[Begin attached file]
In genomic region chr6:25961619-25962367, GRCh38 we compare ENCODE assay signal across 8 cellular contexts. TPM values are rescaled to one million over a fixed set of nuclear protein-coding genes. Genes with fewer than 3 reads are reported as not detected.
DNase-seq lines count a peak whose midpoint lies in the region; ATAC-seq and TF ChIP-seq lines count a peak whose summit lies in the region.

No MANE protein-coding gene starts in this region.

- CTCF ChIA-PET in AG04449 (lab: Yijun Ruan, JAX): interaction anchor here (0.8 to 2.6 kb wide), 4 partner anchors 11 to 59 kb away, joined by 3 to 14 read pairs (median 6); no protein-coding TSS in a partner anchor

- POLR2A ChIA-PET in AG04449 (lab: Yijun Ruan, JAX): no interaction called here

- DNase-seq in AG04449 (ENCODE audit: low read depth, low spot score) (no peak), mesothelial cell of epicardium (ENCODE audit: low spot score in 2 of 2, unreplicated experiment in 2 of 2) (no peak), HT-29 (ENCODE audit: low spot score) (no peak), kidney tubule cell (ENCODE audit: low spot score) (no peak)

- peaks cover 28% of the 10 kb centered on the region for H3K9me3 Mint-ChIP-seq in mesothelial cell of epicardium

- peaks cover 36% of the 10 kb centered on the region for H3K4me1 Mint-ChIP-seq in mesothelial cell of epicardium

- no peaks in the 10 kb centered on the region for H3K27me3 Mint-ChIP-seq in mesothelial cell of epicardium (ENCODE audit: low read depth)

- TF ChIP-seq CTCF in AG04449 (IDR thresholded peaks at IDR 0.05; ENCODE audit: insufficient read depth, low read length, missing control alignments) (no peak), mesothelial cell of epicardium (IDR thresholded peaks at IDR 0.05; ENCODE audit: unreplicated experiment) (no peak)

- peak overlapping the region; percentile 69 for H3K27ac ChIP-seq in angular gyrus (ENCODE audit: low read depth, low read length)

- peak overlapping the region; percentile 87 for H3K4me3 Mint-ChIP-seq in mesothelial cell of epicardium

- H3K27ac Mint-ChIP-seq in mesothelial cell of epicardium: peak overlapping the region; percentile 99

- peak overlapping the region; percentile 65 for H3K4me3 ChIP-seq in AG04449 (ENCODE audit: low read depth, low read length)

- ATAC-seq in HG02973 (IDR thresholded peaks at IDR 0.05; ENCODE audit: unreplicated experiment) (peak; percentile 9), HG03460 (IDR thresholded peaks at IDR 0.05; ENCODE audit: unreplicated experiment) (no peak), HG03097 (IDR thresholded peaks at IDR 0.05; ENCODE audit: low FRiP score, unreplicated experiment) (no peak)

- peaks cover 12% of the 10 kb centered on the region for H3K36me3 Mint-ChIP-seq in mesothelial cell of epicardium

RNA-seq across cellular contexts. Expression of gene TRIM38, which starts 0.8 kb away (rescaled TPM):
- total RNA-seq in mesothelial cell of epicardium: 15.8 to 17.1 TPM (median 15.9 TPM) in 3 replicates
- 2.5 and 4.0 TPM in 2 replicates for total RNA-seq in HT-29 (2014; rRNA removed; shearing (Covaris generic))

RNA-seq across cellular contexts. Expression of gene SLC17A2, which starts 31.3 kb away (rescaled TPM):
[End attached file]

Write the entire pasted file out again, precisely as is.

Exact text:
In genomic region chr6:25961619-25962367, GRCh38 we compare ENCODE assay signal across 8 cellular contexts. TPM values are rescaled to one million over a fixed set of nuclear protein-coding genes. Genes with fewer than 3 reads are reported as not detected.
DNase-seq lines count a peak whose midpoint lies in the region; ATAC-seq and TF ChIP-seq lines count a peak whose summit lies in the region.

No MANE protein-coding gene starts in this region.

- CTCF ChIA-PET in AG04449 (lab: Yijun Ruan, JAX): interaction anchor here (0.8 to 2.6 kb wide), 4 partner anchors 11 to 59 kb away, joined by 3 to 14 read pairs (median 6); no protein-coding TSS in a partner anchor

- POLR2A ChIA-PET in AG04449 (lab: Yijun Ruan, JAX): no interaction called here

- DNase-seq in AG04449 (ENCODE audit: low read depth, low spot score) (no peak), mesothelial cell of epicardium (ENCODE audit: low spot score in 2 of 2, unreplicated experiment in 2 of 2) (no peak), HT-29 (ENCODE audit: low spot score) (no peak), kidney tubule cell (ENCODE audit: low spot score) (no peak)

- peaks cover 28% of the 10 kb centered on the region for H3K9me3 Mint-ChIP-seq in mesothelial cell of epicardium

- peaks cover 36% of the 10 kb centered on the region for H3K4me1 Mint-ChIP-seq in mesothelial cell of epicardium

- no peaks in the 10 kb centered on the region for H3K27me3 Mint-ChIP-seq in mesothelial cell of epicardium (ENCODE audit: low read depth)

- TF ChIP-seq CTCF in AG04449 (IDR thresholded peaks at IDR 0.05; ENCODE audit: insufficient read depth, low read length, missing control alignments) (no peak), mesothelial cell of epicardium (IDR thresholded peaks at IDR 0.05; ENCODE audit: unreplicated experiment) (no peak)

- peak overlapping the region; percentile 69 for H3K27ac ChIP-seq in angular gyrus (ENCODE audit: low read depth, low read length)

- peak overlapping the region; percentile 87 for H3K4me3 Mint-ChIP-seq in mesothelial cell of epicardium

- H3K27ac Mint-ChIP-seq in mesothelial cell of epicardium: peak overlapping the region; percentile 99

- peak overlapping the region; percentile 65 for H3K4me3 ChIP-seq in AG04449 (ENCODE audit: low read depth, low read length)

- ATAC-seq in HG02973 (IDR thresholded peaks at IDR 0.05; ENCODE audit: unreplicated experiment) (peak; percentile 9), HG03460 (IDR thresholded peaks at IDR 0.05; ENCODE audit: unreplicated experiment) (no peak), HG03097 (IDR thresholded peaks at IDR 0.05; ENCODE audit: low FRiP score, unreplicated experiment) (no peak)

- peaks cover 12% of the 10 kb centered on the region for H3K36me3 Mint-ChIP-seq in mesothelial cell of epicardium

RNA-seq across cellular contexts. Expression of gene TRIM38, which starts 0.8 kb away (rescaled TPM):
- total RNA-seq in mesothelial cell of epicardium: 15.8 to 17.1 TPM (median 15.9 TPM) in 3 replicates
- 2.5 and 4.0 TPM in 2 replicates for total RNA-seq in HT-29 (2014; rRNA removed; shearing (Covaris generic))

RNA-seq across cellular contexts. Expression of gene SLC17A2, which starts 31.3 kb away (rescaled TPM):